They go out with a bang with 'Gathering Of Ancient Tribes', the only track besides the opener to pass the six-minute mark. It takes a more positive angle than the other highlight 'Goatslaves' in its pleas for harmony - "Let us be reborn," they shout, "Go tell everybody you need everybody. Go tell everybody you love everybody." It's joyous and explosive and repetitive and strangely moving, an exasperated primal howl for unity that descends into soaring, crunching guitar abuse that eventually burns out to reveal the skeletal drones that underpin the track.
If you couldn't be bothered reading that and have skipped to the end, in a nutshell it's less poppy and more repetitive and danceable than 'World Music', but also more diverse, and feels more like it's supposed to be listened to as a whole rather than a collection of stand-alone songs, but most importantly they still have the vitality and originality that made that album such a runaway success. This lot are the real deal.
7/10 Jonny Chinchen 1st April 2015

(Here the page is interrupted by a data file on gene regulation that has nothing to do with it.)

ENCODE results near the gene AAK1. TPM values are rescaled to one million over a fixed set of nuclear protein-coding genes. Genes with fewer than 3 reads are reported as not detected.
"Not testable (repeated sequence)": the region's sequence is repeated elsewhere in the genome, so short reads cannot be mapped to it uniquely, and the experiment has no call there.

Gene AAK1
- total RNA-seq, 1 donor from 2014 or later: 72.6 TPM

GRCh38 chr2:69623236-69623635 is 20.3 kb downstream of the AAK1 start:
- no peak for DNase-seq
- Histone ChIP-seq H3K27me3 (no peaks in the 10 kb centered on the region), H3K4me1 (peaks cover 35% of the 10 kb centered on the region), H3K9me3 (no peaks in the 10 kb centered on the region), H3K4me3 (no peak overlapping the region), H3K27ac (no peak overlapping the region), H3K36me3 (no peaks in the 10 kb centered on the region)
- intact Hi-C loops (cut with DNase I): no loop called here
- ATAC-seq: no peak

As others have commented, this doesn't reach the heights of World Music, mainly due to the dual female singer thing getting a bit wearing on the ears, and slick production which dulls the edges - the sound is fatter, but there's less energy.
I also find I have to be in the right mood for these guys, without any booze etc., the tunes are very samey and lacking in interest, but after a bit of lubrication/medication, the record seems to come to life a bit more!
Hopefully they will have a few new tricks when it comes to their 3rd LP...
7/10 kimbo 30th December 2014
If you're looking for World Music status, well, it doesn't get there.
However, it's a pretty good album, with a much more polished production than their previous effort (come to think about it, that might be a bit bad), worth a listen by all african druming kraut psychedelia fans (there, I included all Goat cliches in one single phrase).
Couldn't resist buying it, comes in a nice colorful vinyl plus a 7". Quite a treat.
8/10 James 26th September 2014
note to self: don't write reviews after a 12 hour shitter of a day at work. On reflection a further few listens and half a bottle of red have swayed my initial thoughts somewhat and whilst i'm still not sure it hits the heights of world music i think my reaction was indeed knee jerk to some extent. It's growing on me. Apologies all round. Now go stand in the corner and think about what you've done.
5/10 James 25th September 2014